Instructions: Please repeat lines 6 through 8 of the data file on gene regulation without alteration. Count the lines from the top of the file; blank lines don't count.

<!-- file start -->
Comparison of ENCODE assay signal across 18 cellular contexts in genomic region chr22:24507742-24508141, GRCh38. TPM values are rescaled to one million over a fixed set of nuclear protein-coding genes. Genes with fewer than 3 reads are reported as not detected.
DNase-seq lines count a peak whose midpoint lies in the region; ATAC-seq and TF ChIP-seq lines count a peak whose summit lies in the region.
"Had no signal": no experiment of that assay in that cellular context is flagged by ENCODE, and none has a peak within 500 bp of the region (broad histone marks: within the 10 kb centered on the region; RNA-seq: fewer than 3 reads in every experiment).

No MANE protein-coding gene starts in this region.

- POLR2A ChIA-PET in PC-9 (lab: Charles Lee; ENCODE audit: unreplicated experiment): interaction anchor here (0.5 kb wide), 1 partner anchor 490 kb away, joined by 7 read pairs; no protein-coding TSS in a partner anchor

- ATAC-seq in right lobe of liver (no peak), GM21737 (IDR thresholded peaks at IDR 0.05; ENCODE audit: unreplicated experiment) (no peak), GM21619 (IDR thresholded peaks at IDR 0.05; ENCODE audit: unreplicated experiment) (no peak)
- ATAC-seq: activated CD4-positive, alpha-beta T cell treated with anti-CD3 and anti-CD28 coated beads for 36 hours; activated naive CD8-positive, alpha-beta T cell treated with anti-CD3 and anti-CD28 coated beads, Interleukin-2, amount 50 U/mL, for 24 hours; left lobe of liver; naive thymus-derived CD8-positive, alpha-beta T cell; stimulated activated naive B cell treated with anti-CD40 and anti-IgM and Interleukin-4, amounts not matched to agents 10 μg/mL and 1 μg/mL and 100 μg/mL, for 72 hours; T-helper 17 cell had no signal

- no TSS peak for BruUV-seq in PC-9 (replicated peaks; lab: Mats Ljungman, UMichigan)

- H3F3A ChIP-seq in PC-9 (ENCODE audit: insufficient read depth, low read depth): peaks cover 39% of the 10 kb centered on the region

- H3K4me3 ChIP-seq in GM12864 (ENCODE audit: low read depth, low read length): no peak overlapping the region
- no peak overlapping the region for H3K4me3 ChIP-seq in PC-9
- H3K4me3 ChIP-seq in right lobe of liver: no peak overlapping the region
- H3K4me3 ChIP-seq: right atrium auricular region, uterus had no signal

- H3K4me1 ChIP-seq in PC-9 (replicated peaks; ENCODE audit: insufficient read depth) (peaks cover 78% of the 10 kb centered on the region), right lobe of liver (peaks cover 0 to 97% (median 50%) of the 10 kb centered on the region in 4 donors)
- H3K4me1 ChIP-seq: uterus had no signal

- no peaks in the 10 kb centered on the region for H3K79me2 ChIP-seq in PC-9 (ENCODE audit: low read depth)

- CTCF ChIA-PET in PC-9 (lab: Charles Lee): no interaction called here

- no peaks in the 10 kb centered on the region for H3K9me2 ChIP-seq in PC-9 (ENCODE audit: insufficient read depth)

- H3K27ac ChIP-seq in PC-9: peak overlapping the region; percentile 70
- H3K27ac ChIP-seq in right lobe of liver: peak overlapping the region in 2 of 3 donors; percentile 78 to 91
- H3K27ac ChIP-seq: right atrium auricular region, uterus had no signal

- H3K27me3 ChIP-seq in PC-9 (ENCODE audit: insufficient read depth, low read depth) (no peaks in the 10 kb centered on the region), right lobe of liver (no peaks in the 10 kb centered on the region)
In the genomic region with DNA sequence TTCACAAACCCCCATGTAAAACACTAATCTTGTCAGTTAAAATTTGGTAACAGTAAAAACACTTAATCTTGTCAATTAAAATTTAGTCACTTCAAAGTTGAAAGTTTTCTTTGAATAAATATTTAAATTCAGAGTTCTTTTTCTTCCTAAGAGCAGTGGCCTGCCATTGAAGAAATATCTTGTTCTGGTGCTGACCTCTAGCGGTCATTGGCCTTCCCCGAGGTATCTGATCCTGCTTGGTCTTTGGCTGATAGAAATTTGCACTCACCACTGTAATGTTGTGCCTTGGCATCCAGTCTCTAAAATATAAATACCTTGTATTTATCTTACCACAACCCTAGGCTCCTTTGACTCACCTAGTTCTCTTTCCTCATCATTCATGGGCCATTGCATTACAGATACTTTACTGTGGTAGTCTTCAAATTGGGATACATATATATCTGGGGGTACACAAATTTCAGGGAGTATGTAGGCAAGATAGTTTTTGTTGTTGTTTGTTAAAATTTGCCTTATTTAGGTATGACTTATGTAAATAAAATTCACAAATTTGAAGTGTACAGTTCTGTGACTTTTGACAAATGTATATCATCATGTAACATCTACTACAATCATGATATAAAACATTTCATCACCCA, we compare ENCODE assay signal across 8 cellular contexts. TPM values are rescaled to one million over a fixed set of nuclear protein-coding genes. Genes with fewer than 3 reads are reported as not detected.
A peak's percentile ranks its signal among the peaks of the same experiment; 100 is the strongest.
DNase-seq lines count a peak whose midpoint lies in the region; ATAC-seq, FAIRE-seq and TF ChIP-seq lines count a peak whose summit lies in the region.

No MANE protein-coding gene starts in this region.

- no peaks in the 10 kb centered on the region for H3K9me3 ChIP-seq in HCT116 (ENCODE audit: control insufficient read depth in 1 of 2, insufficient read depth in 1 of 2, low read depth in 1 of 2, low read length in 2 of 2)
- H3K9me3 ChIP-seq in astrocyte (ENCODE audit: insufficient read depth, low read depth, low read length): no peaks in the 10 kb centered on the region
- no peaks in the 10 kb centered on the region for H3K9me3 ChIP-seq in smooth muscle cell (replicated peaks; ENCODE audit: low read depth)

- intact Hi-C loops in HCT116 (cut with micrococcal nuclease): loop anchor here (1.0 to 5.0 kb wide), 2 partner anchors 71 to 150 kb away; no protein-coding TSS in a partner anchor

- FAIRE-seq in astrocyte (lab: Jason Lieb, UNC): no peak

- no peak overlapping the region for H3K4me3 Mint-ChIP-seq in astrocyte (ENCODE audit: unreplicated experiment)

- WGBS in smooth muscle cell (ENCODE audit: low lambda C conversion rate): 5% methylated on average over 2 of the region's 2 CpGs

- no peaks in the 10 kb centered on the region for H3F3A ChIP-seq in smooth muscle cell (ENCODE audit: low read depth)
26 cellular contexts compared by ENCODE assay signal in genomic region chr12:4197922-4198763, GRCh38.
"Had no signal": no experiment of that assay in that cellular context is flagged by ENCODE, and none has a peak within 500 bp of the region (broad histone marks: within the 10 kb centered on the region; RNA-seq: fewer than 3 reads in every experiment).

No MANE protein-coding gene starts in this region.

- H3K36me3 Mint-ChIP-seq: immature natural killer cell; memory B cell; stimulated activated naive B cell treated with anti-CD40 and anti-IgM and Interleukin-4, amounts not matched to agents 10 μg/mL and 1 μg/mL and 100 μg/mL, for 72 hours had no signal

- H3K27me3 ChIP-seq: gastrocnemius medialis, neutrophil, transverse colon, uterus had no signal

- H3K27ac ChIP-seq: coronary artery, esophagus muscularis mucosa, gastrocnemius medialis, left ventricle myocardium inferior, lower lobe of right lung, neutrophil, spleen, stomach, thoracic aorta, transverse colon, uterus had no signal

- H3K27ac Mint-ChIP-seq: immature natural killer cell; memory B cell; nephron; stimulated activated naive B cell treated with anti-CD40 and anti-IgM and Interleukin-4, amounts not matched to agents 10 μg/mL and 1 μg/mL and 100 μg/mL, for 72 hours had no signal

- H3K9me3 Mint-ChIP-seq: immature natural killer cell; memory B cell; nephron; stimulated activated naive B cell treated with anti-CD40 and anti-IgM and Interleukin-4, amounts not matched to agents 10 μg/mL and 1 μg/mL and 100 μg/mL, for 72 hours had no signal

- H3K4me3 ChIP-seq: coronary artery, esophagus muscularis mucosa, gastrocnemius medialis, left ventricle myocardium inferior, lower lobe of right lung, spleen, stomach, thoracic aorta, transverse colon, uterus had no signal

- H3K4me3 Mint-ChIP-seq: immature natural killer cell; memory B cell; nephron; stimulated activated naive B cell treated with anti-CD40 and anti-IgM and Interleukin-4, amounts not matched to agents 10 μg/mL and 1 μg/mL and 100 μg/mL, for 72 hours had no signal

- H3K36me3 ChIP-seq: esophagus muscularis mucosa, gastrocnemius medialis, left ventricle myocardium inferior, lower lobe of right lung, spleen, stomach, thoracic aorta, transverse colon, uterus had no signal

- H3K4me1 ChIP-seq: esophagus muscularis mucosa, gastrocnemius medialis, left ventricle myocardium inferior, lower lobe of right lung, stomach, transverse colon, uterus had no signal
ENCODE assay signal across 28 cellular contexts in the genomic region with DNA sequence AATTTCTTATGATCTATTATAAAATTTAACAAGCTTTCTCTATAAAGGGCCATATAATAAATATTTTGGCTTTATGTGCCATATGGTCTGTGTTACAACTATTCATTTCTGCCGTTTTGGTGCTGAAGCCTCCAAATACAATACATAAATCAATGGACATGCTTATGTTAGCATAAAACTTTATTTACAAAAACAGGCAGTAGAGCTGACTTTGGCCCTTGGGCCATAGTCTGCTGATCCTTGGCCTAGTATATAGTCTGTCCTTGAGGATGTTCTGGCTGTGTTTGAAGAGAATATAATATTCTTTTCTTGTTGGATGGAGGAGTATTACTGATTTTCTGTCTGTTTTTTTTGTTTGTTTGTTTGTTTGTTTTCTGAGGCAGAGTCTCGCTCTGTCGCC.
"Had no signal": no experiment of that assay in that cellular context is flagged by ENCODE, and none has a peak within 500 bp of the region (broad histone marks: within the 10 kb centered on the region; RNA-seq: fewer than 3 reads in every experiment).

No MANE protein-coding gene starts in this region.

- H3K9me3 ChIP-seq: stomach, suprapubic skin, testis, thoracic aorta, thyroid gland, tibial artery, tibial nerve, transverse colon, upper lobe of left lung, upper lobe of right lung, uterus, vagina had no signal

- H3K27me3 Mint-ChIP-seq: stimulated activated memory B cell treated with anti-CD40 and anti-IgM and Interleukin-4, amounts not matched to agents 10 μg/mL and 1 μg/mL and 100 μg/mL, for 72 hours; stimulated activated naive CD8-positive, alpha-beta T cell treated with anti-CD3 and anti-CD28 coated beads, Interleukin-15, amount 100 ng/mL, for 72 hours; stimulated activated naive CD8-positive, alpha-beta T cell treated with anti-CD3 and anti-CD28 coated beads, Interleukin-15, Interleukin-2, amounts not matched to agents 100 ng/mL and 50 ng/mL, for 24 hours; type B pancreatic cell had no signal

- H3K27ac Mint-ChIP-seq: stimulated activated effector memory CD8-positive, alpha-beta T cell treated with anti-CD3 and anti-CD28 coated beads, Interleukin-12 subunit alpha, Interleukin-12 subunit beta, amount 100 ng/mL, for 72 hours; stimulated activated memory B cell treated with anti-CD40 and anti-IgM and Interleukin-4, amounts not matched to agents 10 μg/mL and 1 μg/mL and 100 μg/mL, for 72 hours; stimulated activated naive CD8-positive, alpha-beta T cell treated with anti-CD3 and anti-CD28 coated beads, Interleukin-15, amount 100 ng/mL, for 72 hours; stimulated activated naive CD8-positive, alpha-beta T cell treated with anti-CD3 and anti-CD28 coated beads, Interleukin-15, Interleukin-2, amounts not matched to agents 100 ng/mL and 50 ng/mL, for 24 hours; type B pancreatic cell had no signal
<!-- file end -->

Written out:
- ATAC-seq in right lobe of liver (no peak), GM21737 (IDR thresholded peaks at IDR 0.05; ENCODE audit: unreplicated experiment) (no peak), GM21619 (IDR thresholded peaks at IDR 0.05; ENCODE audit: unreplicated experiment) (no peak)
- ATAC-seq: activated CD4-positive, alpha-beta T cell treated with anti-CD3 and anti-CD28 coated beads for 36 hours; activated naive CD8-positive, alpha-beta T cell treated with anti-CD3 and anti-CD28 coated beads, Interleukin-2, amount 50 U/mL, for 24 hours; left lobe of liver; naive thymus-derived CD8-positive, alpha-beta T cell; stimulated activated naive B cell treated with anti-CD40 and anti-IgM and Interleukin-4, amounts not matched to agents 10 μg/mL and 1 μg/mL and 100 μg/mL, for 72 hours; T-helper 17 cell had no signal

- no TSS peak for BruUV-seq in PC-9 (replicated peaks; lab: Mats Ljungman, UMichigan)